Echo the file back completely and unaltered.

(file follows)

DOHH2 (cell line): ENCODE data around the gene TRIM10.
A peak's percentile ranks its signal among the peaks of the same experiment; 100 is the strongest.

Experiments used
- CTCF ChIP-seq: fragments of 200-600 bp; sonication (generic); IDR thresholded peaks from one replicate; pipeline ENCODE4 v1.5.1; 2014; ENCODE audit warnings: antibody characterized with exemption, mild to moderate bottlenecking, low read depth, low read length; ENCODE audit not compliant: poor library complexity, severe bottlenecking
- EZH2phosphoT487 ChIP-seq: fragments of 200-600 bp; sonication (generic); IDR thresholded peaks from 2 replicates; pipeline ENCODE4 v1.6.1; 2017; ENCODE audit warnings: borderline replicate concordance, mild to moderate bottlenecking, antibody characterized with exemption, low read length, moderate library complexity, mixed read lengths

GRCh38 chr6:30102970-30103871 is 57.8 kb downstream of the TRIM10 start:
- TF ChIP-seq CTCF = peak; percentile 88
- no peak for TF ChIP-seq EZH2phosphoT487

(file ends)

DOHH2 (cell line): ENCODE data around the gene TRIM10.
A peak's percentile ranks its signal among the peaks of the same experiment; 100 is the strongest.

Experiments used
- CTCF ChIP-seq: fragments of 200-600 bp; sonication (generic); IDR thresholded peaks from one replicate; pipeline ENCODE4 v1.5.1; 2014; ENCODE audit warnings: antibody characterized with exemption, mild to moderate bottlenecking, low read depth, low read length; ENCODE audit not compliant: poor library complexity, severe bottlenecking
- EZH2phosphoT487 ChIP-seq: fragments of 200-600 bp; sonication (generic); IDR thresholded peaks from 2 replicates; pipeline ENCODE4 v1.6.1; 2017; ENCODE audit warnings: borderline replicate concordance, mild to moderate bottlenecking, antibody characterized with exemption, low read length, moderate library complexity, mixed read lengths

GRCh38 chr6:30102970-30103871 is 57.8 kb downstream of the TRIM10 start:
- TF ChIP-seq CTCF = peak; percentile 88
- no peak for TF ChIP-seq EZH2phosphoT487